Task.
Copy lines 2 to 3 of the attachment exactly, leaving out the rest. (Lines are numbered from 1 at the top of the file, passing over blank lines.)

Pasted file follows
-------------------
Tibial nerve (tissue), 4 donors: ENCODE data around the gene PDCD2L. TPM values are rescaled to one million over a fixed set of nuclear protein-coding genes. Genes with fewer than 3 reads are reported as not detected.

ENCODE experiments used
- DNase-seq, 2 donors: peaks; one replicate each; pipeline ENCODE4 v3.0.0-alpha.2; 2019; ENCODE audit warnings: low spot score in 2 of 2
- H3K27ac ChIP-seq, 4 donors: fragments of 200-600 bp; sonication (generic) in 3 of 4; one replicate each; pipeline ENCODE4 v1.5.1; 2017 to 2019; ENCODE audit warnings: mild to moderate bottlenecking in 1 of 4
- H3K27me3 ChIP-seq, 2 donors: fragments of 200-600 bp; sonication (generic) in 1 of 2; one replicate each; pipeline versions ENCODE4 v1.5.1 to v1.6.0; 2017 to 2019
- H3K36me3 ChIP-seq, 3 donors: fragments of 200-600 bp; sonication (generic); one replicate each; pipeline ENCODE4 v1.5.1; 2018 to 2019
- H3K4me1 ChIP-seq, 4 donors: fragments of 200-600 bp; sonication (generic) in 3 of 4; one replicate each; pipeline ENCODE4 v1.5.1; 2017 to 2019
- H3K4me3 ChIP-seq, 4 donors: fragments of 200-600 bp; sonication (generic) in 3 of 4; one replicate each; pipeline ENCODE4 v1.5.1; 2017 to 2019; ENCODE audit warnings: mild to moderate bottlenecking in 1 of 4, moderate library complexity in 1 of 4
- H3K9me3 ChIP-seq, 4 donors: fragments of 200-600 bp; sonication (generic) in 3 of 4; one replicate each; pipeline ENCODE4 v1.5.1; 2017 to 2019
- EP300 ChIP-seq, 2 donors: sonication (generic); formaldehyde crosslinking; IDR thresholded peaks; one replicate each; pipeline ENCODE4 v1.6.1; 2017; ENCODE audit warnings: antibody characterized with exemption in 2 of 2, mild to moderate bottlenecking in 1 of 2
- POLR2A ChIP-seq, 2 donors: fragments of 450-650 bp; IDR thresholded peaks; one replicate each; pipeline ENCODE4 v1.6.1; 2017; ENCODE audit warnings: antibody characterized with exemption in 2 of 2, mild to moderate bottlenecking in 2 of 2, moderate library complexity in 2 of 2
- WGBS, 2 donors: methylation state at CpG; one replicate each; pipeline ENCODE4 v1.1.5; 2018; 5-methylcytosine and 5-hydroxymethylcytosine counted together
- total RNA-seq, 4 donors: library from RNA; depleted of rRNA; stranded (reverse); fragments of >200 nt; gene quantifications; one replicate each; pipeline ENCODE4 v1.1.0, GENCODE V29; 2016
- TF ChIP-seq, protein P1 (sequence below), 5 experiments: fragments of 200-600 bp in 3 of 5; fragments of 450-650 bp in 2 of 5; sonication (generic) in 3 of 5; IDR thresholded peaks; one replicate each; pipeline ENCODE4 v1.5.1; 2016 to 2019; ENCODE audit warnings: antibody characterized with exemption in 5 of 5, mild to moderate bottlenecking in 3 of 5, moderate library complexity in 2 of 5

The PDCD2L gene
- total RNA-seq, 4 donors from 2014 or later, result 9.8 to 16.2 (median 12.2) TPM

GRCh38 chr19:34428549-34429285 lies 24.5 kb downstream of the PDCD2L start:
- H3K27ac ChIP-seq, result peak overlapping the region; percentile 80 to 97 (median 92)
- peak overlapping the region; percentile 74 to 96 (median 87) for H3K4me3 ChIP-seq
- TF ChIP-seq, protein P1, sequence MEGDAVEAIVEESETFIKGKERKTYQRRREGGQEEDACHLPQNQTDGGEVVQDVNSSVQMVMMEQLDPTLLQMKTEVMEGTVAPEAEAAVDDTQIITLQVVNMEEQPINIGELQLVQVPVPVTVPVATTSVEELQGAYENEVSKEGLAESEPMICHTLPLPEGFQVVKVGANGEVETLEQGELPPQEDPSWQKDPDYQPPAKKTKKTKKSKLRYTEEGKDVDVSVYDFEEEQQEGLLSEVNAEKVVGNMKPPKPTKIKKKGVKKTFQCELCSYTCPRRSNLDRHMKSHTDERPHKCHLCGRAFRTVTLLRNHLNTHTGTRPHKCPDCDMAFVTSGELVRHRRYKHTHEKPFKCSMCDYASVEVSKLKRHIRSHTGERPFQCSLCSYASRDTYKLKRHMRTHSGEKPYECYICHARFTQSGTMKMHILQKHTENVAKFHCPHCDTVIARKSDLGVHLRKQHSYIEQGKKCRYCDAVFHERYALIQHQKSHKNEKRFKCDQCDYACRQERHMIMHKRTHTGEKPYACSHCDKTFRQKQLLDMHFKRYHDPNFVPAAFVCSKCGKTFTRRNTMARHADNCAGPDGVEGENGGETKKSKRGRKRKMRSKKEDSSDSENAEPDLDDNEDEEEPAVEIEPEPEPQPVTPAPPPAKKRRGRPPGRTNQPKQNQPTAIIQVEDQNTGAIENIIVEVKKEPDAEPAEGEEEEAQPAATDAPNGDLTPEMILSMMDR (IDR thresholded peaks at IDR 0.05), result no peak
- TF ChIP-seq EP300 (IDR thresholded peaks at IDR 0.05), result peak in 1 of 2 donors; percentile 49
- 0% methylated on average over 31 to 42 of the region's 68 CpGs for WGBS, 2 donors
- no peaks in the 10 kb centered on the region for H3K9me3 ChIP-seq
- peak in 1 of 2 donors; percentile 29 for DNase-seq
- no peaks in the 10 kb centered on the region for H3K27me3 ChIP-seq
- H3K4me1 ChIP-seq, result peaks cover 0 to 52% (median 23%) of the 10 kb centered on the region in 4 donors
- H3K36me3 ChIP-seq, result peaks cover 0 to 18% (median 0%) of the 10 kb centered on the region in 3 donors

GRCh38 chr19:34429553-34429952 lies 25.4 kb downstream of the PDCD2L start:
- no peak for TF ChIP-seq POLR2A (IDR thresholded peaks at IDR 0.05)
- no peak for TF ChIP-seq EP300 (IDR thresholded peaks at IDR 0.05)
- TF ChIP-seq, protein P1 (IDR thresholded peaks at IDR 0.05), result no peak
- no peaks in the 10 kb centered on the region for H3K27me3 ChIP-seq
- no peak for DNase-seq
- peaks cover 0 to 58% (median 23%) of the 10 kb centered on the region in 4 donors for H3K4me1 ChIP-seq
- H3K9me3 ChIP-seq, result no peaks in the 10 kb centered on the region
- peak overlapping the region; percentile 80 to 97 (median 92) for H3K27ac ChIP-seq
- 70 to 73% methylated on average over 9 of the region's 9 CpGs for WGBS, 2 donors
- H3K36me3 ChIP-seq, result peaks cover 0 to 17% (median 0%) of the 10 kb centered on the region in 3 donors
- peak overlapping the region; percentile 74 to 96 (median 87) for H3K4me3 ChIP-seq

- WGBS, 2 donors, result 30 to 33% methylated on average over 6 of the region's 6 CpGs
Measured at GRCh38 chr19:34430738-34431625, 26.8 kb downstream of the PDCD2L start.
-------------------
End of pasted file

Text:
ENCODE experiments used
- DNase-seq, 2 donors: peaks; one replicate each; pipeline ENCODE4 v3.0.0-alpha.2; 2019; ENCODE audit warnings: low spot score in 2 of 2